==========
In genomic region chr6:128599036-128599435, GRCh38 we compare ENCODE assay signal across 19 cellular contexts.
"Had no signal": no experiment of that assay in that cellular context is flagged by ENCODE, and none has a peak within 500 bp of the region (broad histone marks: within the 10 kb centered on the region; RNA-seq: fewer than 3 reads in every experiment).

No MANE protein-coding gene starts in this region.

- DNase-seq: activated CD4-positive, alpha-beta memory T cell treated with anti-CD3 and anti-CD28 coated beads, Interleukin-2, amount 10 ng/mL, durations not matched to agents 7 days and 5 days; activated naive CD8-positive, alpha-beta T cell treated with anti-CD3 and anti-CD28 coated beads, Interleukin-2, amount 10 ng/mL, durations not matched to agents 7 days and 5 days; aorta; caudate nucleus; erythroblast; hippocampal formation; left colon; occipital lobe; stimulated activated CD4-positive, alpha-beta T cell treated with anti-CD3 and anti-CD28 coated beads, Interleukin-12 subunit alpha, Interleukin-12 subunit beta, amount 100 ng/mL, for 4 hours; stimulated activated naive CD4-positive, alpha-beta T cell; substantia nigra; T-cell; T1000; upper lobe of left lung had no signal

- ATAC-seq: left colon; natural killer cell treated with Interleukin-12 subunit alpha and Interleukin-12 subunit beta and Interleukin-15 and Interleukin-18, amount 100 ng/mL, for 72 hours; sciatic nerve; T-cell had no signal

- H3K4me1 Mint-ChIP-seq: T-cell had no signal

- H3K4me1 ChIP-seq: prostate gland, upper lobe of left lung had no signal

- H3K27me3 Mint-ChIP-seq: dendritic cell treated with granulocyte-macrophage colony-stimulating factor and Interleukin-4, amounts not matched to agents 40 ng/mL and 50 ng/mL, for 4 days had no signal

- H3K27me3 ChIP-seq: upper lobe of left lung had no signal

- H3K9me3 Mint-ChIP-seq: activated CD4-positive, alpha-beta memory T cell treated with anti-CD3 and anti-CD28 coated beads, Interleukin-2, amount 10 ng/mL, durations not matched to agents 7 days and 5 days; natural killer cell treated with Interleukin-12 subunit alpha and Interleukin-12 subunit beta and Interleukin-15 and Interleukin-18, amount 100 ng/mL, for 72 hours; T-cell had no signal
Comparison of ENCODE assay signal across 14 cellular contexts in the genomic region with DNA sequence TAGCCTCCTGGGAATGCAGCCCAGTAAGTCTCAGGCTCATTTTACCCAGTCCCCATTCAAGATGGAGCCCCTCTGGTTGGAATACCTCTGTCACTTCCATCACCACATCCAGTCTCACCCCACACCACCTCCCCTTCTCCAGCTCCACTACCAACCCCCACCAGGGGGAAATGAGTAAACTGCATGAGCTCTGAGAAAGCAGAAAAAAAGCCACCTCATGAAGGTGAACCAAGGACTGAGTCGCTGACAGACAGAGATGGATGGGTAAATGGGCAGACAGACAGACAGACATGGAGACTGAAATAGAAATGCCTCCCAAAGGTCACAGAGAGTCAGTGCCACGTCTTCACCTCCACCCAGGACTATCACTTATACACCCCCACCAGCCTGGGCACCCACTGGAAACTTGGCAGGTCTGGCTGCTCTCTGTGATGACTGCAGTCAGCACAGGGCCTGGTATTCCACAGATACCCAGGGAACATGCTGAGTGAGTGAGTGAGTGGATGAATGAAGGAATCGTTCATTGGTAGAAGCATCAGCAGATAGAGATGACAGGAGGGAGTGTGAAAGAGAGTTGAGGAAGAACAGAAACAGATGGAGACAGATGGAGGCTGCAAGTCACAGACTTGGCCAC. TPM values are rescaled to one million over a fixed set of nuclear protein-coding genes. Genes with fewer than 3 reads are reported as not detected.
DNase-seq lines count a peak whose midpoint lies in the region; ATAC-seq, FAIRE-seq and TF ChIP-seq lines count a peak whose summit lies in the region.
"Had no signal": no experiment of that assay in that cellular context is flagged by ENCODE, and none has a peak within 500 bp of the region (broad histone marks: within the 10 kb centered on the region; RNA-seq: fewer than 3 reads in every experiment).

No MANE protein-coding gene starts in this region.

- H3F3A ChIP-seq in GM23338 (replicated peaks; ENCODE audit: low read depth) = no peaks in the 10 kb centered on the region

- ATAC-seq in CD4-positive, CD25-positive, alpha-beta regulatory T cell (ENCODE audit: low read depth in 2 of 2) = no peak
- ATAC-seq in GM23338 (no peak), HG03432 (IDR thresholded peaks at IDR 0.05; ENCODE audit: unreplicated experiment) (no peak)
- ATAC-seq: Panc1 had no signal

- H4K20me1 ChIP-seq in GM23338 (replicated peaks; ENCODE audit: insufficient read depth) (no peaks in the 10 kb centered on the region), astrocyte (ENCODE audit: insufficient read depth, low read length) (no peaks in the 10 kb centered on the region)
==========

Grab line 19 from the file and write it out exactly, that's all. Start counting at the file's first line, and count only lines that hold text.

- H4K20me1 ChIP-seq in GM23338 (replicated peaks; ENCODE audit: insufficient read depth) (no peaks in the 10 kb centered on the region), astrocyte (ENCODE audit: insufficient read depth, low read length) (no peaks in the 10 kb centered on the region)